Has the Las Vegas construction industry recovered from the recession?
According to the Nevada Department of Employment, Training and Rehabilitation, the annual average construction employment numbers for Clark County in 2008 were 92,320. By 2012, it plummeted to 37,208. In 2014, the most recent published count showed 45,260 employed in construction.
Las Vegas wasn’t alone in the crisis. The U.S. Census Bureau reports in an October 2015 analysis that more than 60 percent of construction workers displaced by the housing bust either left the market by 2013 or found employment in other industries. But updated 2015 year-end reports for Southern Nevada from the Las Vegas Global Economic Alliance (LVGEA) showed a promising economic upswing:
Total number of businesses attracted or expanded: 34
Total number of jobs attracted or expanded: 3,347
Total economic impact as a result of the attracted or expanded companies: $934 million
Much of the expansion of existing companies is in Las Vegas’ core industry: gaming and tourism. Casinos and hotels are now making long-delayed capital building investments. Construction of new additions and remodeling of aging properties is revitalizing the recession-devastated industry.
With Southern Nevada’s new economic diversification system paying off in a big way, will Las Vegas have enough workers to keep up with growing demands?
“The line between economic development and workforce development is increasingly blurred,” said Jonas Peterson, president and CEO of LVGEA. “The availability of a talented workforce is the single most important factor in recruiting a company to our market.”
Frank Hawk, business manager of Carpenters Local 897, remembers “when the Echelon (hotel-casino) closed down in April 2008 — 650 (members) signed out of work in three hours.”
“We knew the party was over,” he said. “The rest of the world might have been in a recession, but construction (here) was in a depression — it hit bottom.”
PARTNERSHIPS HELP GROW NEW ECONOMY
“We’ve just opened a new training center just west of the Strip because we knew this day was coming, and we’re going to have to start training those young people for those jobs that the baby boomers are leaving,” Hawk said. “We’ve made alliances with the contractor’s association to put together game plans for the shortages.”
Last year, the union initiated a construction foreman training program aimed at shoring up the management ranks of trade. The number of enrollees had grown to 123 as of Jan. 7.
“The only thing we talk about in there is how to make ourselves more productive, more efficient,” said Hawk, “because we’ve got to increase our contractors’ profitability so they can lower their pricing so we get more work.”
BETTING ON THE CONSTRUCTION INDUSTRY — AGAIN
Former Minnesota resident Chris Rowe, 44, experienced the rise and fall of the Las Vegas construction business firsthand. He started his career as a union carpenter and worked his way up the ranks, gaining experience as a journeyman and foreman. In 2002, he left his native Minnesota for Las Vegas. By 2005, he had established his own small construction company, and by 2012, he had closed it and moved back to Minnesota.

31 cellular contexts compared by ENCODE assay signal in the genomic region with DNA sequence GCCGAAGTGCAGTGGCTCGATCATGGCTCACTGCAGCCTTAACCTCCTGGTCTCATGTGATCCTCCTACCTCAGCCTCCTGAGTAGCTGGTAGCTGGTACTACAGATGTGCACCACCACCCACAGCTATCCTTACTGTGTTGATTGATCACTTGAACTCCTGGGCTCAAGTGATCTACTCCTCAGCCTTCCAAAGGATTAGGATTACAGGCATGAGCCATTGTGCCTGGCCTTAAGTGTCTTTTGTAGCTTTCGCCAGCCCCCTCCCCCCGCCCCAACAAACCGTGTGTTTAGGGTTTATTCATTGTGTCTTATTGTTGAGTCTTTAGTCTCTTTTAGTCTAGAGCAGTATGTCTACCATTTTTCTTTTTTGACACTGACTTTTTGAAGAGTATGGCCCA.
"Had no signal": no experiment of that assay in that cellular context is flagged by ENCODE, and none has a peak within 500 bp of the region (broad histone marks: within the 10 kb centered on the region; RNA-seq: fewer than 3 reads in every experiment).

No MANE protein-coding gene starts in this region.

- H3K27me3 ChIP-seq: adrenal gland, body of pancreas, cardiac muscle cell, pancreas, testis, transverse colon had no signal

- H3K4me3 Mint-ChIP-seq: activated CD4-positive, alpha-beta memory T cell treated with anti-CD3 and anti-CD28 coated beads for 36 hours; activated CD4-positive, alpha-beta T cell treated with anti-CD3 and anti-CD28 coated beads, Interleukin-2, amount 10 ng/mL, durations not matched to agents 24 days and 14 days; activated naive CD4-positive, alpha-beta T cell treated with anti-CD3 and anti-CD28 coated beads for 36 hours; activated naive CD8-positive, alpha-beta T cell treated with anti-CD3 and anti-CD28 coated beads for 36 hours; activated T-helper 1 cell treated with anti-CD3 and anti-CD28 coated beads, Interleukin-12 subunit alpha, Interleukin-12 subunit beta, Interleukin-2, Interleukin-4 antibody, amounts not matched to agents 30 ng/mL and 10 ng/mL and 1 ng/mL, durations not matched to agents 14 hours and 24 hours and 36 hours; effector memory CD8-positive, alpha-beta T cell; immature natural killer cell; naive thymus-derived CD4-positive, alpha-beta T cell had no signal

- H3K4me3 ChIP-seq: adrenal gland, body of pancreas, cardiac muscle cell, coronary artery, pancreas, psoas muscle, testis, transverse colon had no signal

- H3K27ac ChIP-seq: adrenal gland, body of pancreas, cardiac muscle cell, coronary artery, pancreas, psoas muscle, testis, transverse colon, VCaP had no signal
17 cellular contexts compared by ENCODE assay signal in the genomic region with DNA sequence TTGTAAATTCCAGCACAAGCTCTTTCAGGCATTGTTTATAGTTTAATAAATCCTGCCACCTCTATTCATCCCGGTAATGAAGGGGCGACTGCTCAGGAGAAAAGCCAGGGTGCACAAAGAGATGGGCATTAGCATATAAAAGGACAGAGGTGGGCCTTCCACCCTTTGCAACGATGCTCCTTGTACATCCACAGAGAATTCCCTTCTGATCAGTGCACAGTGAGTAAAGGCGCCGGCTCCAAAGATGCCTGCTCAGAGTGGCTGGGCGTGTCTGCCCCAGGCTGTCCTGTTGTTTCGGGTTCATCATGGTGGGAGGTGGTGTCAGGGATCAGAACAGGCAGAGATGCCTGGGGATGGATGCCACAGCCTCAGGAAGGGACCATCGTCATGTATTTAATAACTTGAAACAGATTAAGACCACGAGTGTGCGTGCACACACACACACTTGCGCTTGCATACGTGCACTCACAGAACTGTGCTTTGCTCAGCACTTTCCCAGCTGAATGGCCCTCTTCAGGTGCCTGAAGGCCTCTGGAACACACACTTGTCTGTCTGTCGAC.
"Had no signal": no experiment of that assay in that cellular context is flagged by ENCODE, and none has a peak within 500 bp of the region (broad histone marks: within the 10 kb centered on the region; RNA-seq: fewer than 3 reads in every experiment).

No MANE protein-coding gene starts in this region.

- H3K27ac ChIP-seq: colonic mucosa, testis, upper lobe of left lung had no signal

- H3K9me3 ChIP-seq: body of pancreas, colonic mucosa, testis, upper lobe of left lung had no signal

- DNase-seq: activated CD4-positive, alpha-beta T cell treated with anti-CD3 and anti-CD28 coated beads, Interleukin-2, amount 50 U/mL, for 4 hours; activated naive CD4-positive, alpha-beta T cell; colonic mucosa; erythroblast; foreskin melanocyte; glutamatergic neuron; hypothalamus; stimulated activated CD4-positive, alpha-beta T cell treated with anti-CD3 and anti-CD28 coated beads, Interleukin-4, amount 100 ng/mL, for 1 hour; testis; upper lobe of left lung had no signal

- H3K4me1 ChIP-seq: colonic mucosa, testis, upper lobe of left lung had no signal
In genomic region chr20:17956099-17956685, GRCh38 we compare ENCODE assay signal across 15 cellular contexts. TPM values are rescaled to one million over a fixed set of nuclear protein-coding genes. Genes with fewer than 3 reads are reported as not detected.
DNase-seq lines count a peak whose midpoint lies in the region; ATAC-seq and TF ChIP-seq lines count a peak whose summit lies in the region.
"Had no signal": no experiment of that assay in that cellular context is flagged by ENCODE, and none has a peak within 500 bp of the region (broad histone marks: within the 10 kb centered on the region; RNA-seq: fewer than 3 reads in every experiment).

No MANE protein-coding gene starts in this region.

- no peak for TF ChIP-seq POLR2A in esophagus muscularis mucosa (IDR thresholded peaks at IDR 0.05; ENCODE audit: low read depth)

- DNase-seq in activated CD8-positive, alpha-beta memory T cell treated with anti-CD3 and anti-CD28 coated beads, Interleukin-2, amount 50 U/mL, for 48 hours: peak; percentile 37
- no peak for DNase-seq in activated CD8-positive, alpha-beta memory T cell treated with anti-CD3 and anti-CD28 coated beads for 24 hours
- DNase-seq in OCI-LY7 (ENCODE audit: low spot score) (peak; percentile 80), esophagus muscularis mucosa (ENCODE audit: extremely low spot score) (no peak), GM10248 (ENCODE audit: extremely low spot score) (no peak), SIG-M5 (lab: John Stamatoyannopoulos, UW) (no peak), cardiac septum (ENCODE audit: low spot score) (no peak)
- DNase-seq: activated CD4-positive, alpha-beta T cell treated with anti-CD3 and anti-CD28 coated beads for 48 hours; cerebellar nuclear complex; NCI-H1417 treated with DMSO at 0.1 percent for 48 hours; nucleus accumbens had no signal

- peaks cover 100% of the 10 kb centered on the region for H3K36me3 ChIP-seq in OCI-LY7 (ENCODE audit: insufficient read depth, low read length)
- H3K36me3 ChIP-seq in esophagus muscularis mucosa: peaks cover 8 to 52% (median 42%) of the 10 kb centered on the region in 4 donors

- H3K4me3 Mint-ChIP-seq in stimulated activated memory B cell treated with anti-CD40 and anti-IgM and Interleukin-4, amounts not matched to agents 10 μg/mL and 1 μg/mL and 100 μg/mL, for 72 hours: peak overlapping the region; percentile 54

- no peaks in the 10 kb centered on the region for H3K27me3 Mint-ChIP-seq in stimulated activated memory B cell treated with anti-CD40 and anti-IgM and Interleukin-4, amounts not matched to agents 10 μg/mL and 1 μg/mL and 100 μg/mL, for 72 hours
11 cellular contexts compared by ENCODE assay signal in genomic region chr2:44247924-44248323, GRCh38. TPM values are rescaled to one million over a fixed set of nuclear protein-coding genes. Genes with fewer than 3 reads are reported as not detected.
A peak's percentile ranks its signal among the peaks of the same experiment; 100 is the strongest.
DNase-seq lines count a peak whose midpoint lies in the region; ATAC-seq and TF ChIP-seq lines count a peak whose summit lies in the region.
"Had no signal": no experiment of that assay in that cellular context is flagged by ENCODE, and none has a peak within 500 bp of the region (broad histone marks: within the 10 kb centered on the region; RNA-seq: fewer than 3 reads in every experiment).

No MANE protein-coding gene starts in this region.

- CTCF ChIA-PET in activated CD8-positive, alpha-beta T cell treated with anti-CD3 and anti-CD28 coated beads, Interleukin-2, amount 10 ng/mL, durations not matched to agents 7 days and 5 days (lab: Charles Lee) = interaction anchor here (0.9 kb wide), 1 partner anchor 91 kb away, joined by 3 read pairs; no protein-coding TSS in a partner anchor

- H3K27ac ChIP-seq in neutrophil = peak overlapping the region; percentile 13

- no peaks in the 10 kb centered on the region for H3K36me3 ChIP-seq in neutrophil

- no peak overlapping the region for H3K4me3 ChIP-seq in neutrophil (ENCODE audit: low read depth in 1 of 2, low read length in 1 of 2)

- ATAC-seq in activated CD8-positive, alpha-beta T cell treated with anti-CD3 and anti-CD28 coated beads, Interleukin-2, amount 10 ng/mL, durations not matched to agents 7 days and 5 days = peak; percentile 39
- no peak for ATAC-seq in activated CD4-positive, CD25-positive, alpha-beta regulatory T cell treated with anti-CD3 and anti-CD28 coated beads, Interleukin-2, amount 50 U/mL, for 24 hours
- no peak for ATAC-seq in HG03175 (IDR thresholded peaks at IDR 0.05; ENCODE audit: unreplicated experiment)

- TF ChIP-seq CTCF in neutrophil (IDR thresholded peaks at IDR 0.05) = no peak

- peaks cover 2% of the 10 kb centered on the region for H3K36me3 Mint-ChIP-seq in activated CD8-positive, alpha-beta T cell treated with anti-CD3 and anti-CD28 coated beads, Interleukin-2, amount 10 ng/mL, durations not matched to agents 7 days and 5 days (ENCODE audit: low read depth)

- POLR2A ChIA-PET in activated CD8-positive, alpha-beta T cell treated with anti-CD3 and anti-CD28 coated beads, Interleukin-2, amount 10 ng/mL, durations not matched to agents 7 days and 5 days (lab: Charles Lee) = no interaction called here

“I stayed in touch with Las Vegas through friends,” he said, “and people here that said, ‘We’re coming out of it; we can feel it. We’re not out of the clouds yet, but we’re going the right way. It’s time to come back.’ ”
Rowe returned last April and is now managing director of construction operations of the west division of Shaw-Lundquist Associates, a certified minority business enterprise and one of the largest Asian-owned construction firms in the nation.
Some of the projects he is working on now were ones shelved during the recession. He said his No. 1 challenge is trying to find available experienced project managers and skilled craftsmen.
His dilemma seems to be reinforced by authors of the October 2015 U.S. Census report, Hubert Janicki and Erika McEntarfer. They postulate that contributing to a shortage of experienced workers is a shift in hiring preferences — during the downturn, construction firms hired fewer young workers, so fewer young workers gained experience in the industry, and the share of older workers grew faster than in other industries.
THE RECRUITMENT OF YOUNG PEOPLE
“We need to convince young people that skilled construction trades are a valid career choice,” said John Restrepo, principal of Las Vegas-based RCG Economics LLC. “Construction is one of those few skilled professions that can’t be outsourced to another country. By the very definition of the nature (of construction), it remains in the United States.”
He recommends reaching out to high school students by:
- Increasing vocational technical training in schools.
- Maximizing money received from the U.S. Department of Labor for workforce training for not only entry-level positions but also incumbent training.
- Ensuring better communication between the community college and the local business community.
Hawk agreed that it is harder to recruit the millennial generation.
“The millennials think differently, and to go in and try to sell them on a part-time job that you’re probably going to bleed (in) everyday — it doesn’t look attractive,” he said. “It takes a special person who wants to do it. I think that pride gets instilled once they start.”
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